Dell UltraSharp UP3214Q 4K Ultra HD Monitor Review

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Dell UltraSharp UP3214Q Subjective Analysis

While DisplayMate lays out a monitor's performance in black and white (and blue and green and red and...), we also take into consideration a subjective analysis. After all, you're not purchasing a monitor to view test patterns for hours on end. To see how the UP3214Q performs in the real world, we viewed a series of high definition movies and fired up a few games. Torturous, we know, but hey, you guys are worth every minute of our entertainment.
 
Subjective Tests
HD Movie Playback and Gaming


  Elysim @ 4K


The few issues we noticed in DisplayMate didn't seem to affect real-world performance while watching movies. Brightly lit scenes popped off the screen, and dark scenes were detailed without being washed out. The real challenge is finding 4K content -- there's not a ton out there, though you can find some videos on YouTube that run at 4K, as well as some other places.

Dirt 2 @ 1920x1080

Gaming performance was a pleasant surprise for the most part. Dell doesn't advertise the UP3214Q as a gaming monitor, which would be a tough sell with an 8ms response time. However, it performed fairly well in our tests. We didn't notice much ghosting or trailing images at 60Hz, though there was a bit of screen tear as objects flew by, which was obviously more pronounced when switching over to 30Hz.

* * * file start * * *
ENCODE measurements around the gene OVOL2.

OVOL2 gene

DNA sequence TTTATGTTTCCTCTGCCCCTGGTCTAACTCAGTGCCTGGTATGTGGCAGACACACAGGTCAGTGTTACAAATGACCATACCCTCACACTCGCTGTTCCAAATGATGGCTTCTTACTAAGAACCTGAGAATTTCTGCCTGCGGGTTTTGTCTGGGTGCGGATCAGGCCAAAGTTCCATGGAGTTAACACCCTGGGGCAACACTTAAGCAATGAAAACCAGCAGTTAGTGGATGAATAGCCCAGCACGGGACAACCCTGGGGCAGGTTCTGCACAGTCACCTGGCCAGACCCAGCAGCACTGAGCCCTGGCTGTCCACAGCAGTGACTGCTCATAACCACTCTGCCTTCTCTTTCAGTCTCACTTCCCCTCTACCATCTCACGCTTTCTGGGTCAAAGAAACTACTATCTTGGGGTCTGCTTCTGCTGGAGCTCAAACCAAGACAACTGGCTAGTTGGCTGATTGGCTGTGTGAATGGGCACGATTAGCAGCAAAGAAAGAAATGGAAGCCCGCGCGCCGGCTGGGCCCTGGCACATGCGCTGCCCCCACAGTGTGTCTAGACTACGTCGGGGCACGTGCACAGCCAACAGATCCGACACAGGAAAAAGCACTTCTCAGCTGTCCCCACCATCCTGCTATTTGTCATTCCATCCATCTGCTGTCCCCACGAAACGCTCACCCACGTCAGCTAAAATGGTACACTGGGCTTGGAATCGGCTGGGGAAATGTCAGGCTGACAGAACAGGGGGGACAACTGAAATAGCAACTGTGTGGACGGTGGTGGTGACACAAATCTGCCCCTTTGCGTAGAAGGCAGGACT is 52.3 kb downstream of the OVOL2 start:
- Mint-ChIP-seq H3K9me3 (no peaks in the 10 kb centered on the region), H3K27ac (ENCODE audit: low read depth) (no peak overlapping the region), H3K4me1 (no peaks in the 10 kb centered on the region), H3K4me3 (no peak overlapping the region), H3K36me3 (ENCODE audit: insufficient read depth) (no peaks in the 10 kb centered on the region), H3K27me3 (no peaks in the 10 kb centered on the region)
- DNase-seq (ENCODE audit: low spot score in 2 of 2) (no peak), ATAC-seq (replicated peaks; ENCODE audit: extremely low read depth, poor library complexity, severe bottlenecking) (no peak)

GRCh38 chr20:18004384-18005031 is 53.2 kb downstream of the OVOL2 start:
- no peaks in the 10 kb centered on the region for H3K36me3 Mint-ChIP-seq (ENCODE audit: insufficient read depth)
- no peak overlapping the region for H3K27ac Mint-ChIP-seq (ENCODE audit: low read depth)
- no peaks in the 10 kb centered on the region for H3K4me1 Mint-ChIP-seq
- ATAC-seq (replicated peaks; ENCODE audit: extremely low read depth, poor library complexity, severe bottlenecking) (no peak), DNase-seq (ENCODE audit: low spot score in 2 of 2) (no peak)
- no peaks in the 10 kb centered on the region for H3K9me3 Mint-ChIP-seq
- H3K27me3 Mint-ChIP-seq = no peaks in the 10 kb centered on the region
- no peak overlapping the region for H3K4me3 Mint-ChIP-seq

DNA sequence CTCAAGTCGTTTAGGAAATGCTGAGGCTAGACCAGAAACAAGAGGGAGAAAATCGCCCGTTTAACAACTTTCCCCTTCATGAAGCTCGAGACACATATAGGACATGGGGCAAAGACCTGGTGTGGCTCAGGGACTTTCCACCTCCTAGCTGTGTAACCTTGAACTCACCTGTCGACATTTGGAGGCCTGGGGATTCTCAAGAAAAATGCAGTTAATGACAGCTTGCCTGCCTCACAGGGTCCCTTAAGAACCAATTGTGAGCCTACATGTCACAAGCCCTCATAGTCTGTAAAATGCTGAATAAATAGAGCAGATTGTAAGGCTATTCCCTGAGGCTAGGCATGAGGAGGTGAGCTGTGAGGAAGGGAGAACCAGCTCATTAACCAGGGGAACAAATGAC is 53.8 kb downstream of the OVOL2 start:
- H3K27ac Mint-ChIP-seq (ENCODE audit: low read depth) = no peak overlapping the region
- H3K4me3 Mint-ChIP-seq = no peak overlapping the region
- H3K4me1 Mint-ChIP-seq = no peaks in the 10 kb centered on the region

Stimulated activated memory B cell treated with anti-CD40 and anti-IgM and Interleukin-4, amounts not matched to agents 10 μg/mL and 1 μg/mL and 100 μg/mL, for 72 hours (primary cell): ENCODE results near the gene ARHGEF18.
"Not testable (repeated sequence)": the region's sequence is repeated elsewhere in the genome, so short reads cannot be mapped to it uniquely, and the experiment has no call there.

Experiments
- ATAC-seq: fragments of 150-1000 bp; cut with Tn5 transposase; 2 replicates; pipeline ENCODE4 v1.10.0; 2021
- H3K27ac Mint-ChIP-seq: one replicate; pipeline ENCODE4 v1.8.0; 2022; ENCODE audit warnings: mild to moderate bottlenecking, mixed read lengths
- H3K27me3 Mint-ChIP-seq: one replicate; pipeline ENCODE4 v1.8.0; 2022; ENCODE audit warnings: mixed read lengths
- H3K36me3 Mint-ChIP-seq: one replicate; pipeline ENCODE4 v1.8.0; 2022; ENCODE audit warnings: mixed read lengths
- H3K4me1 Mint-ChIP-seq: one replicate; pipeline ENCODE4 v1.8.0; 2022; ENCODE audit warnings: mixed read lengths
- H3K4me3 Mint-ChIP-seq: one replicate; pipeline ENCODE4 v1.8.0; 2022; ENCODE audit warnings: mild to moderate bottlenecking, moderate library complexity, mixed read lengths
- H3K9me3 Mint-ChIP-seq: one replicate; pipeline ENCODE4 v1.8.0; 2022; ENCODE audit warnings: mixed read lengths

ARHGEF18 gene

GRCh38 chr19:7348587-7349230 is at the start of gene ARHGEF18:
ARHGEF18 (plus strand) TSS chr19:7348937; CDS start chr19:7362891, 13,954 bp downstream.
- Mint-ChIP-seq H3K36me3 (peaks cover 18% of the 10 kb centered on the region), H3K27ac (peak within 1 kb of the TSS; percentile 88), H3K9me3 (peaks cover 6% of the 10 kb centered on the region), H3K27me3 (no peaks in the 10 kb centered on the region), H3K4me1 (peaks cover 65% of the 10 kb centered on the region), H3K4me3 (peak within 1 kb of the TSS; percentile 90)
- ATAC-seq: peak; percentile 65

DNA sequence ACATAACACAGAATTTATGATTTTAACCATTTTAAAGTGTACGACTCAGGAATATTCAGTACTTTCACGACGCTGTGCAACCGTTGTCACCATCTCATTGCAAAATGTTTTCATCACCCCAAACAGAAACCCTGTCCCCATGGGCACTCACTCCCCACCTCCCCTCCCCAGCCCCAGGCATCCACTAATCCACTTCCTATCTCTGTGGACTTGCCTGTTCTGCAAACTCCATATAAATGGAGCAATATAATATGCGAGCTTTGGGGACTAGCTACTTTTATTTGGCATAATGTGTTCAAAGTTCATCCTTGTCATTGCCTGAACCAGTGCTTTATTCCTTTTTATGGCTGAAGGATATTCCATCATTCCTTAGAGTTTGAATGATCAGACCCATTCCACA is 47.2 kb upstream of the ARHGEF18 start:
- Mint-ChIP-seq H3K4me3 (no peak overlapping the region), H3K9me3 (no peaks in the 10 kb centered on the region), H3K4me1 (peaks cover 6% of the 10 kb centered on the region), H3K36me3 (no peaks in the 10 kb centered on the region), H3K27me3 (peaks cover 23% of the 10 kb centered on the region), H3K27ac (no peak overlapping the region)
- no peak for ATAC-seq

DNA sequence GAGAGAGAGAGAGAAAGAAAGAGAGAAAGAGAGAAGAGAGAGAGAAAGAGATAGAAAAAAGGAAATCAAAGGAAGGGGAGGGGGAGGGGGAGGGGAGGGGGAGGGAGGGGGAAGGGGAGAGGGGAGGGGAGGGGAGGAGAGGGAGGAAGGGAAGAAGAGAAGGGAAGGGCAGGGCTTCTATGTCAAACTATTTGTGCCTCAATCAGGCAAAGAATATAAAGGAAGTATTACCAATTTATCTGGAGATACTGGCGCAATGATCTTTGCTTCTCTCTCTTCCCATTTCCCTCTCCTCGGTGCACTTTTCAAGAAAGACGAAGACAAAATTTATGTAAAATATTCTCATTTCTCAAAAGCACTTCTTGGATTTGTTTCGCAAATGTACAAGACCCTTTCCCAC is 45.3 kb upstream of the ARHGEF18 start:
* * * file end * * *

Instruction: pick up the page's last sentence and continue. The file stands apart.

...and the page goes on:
The real downside to gaming on a 4K panel is that you need a meaty graphics card (or two) to drive that kind of resolution, especially in more demanding games.

DisplayPort

The bulk of our testing was performed using the included DisplayPort cable connected to a Gigabyte GeForce GTX 780 Ti graphics card. DisplayPort 1.2 (DP 1.2) can run this panel at 60Hz because it supports Multi-Stream Transport technology, which enables multiple monitors to be used on a single DisplayPort connector. What does that have to do with 60Hz?

Well, it's a trick that display makers use to enable a 60Hz refresh rate on this current generation of UHD screens. It's accomplished by dividing the display in half and having each of the two sections run at 1920x2160. Using MST technology, supported video cards can merge the two tiled sections for a single 3840x2160 display at twice the refresh rate (60Hz). This is how all current 4K displays work, and unfortunately, things can get wonky.

In our testing, the display would sometimes go black or fail to return to the correct setting after going into sleep mode. There were also times when only half the screen was visible. These anomalies weren't constant, nor are they unique to Dell, but they do pop up every now and then when running 4K monitors. There is still plenty of work to do on the firmware and driver fronts, and a myriad of non-VESA compliant DP cables also permeate the market, which can cause a host of other issues.

For the best possible experience at this time, be sure to use a compliant DP cable (a list of known good cables is available here), along with the latest drivers for your graphics card, the latest firmware for the monitor and graphics card.
 

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